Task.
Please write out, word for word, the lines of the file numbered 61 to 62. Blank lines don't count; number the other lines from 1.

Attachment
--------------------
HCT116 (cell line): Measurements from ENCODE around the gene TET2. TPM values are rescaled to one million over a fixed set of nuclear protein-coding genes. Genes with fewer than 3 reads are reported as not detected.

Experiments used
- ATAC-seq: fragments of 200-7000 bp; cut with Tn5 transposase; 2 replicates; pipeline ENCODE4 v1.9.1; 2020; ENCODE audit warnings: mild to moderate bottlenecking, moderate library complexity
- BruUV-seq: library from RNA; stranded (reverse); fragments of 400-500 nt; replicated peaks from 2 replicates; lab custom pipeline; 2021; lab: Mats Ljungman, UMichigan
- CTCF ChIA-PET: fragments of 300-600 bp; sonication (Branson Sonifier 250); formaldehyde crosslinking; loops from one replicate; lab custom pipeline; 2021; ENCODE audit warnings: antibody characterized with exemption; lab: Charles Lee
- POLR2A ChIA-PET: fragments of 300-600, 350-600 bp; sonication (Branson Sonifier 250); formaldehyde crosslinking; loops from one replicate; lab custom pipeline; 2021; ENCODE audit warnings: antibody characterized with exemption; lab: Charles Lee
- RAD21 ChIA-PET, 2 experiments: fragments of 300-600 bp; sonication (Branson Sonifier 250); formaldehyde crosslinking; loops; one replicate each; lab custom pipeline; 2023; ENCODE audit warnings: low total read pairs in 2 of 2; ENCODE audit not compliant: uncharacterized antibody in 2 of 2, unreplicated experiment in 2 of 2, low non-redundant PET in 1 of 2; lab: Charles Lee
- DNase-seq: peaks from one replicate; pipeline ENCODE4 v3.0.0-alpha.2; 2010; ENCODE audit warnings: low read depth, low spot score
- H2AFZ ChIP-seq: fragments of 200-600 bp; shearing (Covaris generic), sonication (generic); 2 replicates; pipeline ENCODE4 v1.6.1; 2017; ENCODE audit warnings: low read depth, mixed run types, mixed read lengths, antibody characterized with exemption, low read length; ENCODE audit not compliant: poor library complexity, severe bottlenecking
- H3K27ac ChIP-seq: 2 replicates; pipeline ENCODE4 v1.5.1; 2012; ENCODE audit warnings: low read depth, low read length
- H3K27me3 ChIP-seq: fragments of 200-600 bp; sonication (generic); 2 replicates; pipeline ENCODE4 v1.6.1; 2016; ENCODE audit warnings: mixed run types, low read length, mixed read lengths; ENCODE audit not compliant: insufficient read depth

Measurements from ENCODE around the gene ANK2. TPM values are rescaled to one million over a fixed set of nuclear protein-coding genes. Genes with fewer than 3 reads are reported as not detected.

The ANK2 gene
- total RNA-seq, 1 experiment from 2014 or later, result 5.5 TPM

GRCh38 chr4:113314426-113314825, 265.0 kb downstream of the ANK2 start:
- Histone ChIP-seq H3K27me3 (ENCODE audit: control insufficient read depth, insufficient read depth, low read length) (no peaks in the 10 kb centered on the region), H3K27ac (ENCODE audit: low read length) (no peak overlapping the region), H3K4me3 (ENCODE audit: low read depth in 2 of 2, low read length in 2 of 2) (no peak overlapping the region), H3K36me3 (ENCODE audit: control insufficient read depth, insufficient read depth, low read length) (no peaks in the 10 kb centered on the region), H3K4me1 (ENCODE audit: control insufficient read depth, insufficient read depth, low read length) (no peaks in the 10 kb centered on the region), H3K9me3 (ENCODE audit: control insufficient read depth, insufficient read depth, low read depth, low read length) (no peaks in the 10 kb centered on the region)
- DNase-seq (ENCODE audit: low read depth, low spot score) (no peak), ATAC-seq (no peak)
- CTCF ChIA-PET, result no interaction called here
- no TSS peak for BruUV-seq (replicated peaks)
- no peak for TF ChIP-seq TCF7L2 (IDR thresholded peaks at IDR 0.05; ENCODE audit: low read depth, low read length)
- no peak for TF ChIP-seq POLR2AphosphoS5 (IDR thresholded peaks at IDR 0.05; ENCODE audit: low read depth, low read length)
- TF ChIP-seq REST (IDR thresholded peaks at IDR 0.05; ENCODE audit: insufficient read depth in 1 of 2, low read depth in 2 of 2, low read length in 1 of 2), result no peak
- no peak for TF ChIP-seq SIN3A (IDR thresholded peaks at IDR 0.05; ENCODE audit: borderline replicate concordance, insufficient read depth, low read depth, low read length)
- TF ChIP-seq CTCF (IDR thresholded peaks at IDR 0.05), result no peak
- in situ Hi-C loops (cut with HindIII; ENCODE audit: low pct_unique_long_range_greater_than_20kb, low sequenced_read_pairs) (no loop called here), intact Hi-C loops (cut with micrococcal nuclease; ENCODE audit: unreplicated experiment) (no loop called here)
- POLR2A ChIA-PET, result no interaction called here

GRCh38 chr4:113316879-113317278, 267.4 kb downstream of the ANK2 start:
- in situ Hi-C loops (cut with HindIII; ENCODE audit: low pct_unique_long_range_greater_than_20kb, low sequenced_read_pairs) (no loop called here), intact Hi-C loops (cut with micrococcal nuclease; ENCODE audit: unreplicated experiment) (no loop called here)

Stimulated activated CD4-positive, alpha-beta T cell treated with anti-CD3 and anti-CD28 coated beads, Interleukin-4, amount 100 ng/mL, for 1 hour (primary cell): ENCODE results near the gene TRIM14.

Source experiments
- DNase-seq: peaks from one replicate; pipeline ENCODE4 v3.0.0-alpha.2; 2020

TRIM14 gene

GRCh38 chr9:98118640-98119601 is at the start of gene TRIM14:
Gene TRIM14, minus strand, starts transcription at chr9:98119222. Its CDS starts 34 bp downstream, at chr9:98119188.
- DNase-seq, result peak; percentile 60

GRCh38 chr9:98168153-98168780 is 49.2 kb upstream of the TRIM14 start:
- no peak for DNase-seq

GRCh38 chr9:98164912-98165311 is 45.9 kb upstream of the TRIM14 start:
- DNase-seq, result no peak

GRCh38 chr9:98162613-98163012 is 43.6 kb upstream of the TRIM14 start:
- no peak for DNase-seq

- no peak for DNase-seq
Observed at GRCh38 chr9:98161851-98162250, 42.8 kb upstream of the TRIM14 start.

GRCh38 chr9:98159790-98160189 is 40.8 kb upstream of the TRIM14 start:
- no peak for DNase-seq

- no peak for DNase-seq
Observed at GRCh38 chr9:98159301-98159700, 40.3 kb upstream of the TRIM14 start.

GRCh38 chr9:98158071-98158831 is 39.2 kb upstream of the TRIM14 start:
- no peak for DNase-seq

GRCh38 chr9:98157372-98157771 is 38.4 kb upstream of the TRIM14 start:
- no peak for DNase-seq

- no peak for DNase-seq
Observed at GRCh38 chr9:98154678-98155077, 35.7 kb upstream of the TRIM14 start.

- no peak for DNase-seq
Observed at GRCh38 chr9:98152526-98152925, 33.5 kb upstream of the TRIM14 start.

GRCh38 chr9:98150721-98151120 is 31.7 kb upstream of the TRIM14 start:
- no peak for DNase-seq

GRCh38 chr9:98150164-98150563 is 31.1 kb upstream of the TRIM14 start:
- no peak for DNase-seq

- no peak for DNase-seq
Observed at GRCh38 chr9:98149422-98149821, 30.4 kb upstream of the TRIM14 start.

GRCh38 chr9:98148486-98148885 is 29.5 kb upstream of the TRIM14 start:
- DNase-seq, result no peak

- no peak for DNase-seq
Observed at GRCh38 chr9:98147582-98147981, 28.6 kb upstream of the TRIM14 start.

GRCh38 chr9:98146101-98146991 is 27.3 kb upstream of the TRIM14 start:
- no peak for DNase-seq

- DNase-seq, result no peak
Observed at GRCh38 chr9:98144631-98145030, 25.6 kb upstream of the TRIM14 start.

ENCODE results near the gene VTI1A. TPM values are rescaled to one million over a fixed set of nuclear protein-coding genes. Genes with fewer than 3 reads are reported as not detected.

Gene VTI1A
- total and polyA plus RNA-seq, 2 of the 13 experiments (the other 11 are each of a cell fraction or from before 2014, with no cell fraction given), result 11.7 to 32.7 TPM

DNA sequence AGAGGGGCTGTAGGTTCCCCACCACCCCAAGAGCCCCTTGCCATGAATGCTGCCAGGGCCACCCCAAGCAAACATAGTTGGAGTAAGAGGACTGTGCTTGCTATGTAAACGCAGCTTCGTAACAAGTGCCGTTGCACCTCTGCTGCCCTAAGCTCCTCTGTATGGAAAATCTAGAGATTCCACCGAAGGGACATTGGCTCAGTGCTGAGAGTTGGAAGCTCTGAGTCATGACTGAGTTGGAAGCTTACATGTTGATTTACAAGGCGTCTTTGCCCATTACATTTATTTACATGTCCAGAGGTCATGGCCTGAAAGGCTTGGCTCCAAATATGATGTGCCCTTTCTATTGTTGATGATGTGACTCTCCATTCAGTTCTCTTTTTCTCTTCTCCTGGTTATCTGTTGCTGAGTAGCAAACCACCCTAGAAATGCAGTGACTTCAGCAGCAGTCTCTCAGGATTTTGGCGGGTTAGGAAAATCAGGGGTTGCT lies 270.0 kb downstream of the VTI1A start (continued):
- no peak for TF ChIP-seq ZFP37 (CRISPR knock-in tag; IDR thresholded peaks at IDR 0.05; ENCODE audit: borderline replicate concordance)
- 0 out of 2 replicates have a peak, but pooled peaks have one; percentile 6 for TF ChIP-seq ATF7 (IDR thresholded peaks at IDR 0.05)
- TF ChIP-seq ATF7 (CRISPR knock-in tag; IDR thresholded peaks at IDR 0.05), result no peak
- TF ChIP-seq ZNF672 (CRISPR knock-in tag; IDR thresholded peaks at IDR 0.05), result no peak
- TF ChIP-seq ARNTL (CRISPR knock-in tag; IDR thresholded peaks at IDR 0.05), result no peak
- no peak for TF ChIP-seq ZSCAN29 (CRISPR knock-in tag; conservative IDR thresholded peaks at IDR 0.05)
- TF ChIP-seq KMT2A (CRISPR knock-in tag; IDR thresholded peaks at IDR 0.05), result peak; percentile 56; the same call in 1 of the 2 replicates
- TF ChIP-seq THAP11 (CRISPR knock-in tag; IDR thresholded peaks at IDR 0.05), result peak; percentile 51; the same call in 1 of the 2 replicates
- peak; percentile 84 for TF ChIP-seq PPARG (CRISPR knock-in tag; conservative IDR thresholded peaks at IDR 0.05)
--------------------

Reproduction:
Observed at GRCh38 chr9:98149422-98149821, 30.4 kb upstream of the TRIM14 start.

GRCh38 chr9:98148486-98148885 is 29.5 kb upstream of the TRIM14 start: